African nations requested the urgent debate on alleged 'systemic' racism in response to the death of George Floyd
By Stephanie Nebehay
GENEVA, June 15 (Reuters) - The top U.N. human rights body agreed on Monday to hold an urgent debate on allegations of "systemic racism, police brutality and violence against peaceful protests" in the United States and elsewhere on Wednesday.
The U.N. Human Rights Council's decision followed a request last week by Burkina Faso on behalf of African countries in response to the killing of George Floyd, an African American, on May 25 under the knee of a white Minneapolis police officer. His death has ignited protests across the nation and worldwide.
"We think it is a moment to really discuss this issue, as you have seen with the demonstrations all over Europe, including here in Geneva," said Elisabeth Tichy-Fisslberger, Austria's ambassador who serves as current president of the Council.
"This is a topic which is not just about one country, it goes well beyond that," she told a news conference.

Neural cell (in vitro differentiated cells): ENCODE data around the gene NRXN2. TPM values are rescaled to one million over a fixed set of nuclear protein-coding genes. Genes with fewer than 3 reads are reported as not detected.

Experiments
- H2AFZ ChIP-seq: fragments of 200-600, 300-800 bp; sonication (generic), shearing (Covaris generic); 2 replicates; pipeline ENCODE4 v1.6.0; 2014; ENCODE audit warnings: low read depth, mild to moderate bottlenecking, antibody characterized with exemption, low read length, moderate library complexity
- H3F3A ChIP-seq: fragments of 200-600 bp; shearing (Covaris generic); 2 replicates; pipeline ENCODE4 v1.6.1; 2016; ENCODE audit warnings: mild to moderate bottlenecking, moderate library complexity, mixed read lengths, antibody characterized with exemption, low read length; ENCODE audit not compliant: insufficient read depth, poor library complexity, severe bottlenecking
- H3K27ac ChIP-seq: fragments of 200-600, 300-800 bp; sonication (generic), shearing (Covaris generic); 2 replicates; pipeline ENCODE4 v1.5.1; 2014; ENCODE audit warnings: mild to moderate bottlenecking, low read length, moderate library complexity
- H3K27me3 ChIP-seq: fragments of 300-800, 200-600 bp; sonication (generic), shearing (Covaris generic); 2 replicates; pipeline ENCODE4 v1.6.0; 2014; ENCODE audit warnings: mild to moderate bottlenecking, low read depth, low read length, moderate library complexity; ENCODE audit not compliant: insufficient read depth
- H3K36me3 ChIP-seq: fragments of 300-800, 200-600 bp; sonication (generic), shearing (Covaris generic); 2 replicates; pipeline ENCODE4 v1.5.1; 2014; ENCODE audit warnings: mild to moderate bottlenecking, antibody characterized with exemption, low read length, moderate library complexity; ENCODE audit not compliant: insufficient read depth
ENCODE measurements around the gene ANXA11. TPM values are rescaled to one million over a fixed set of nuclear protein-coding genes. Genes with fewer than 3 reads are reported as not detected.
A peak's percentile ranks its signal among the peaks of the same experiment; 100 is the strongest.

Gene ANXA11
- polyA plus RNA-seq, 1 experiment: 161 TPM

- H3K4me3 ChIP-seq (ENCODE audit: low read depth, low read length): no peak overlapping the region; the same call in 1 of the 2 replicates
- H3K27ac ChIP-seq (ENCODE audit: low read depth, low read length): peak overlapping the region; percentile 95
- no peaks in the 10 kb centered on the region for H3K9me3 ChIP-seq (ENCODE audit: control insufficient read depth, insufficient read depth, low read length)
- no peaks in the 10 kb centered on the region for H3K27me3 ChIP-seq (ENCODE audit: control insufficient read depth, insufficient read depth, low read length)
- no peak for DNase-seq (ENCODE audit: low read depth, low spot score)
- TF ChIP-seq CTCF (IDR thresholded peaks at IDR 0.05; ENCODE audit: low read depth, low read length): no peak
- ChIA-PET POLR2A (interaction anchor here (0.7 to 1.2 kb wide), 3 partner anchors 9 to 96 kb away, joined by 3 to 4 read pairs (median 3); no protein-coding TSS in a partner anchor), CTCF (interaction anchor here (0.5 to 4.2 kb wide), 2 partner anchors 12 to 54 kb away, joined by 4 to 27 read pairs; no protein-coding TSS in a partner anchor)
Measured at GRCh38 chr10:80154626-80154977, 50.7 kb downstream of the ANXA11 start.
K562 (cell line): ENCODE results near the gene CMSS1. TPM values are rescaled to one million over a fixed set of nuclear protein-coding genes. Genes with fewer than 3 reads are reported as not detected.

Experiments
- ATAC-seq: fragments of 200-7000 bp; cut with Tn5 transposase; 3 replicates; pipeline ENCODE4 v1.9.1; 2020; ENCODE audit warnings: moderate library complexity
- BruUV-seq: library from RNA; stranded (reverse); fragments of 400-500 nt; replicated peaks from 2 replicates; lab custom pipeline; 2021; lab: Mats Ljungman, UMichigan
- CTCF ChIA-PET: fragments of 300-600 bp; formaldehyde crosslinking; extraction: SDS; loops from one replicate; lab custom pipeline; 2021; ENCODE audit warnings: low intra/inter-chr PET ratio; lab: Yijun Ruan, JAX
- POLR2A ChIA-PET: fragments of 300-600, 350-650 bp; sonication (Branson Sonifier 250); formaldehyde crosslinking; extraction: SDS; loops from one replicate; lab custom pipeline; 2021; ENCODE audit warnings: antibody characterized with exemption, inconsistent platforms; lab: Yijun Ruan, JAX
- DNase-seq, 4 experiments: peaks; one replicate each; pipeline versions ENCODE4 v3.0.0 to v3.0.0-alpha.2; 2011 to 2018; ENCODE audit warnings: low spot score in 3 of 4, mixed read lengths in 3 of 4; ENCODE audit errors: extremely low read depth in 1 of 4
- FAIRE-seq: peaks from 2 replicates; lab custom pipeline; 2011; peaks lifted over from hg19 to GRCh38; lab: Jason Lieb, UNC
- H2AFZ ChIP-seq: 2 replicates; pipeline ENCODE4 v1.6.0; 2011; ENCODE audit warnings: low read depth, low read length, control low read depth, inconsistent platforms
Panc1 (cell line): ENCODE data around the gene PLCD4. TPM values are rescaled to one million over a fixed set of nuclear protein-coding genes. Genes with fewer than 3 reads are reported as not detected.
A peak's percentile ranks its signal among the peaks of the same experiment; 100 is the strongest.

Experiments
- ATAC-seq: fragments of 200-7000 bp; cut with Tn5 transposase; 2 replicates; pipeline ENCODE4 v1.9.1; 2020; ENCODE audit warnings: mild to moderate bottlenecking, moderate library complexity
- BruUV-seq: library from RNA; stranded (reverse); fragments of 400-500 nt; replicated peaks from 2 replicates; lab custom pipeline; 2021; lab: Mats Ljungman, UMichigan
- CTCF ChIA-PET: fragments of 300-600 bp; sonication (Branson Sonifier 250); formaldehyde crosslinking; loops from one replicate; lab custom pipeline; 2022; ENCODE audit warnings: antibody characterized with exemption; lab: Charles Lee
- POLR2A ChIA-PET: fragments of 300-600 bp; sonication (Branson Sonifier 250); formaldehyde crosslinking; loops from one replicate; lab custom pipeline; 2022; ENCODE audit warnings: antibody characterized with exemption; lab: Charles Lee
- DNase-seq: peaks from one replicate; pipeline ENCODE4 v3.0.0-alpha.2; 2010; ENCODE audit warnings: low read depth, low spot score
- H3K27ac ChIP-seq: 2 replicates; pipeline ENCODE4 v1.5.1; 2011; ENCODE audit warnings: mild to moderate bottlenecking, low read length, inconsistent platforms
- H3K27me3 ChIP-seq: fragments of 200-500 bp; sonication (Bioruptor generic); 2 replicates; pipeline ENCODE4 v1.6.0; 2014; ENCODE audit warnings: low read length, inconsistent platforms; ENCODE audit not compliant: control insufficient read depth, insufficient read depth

African countries may prepare a resolution for consideration at the debate, Tichy-Fisslberger added.
The United States is not a member of the 47-member state forum in Geneva, having quit it two years ago alleging bias against its ally Israel.
The U.S. mission in Geneva had no immediate comment on the Council's decision, but last week issued a statement decrying the "senseless death of George Floyd" and saying that justice and transparency were "core values" of the United States.
The African group's request, in a letter made public by the United Nations, said: "The death of George Floyd is unfortunately not an isolated incident. The numbers of previous cases of unarmed people of African descent who met the same fate because of uncontrolled police violence are legion".
The outrage provoked by the death underlines the importance of the Human Rights Council discussing these issues, the letter said, noting that 600 activist groups and victims' relatives had called last week for a special session.
(Reporting by Stephanie Nebehay; Editing by Nick Macfie and Gareth Jones)
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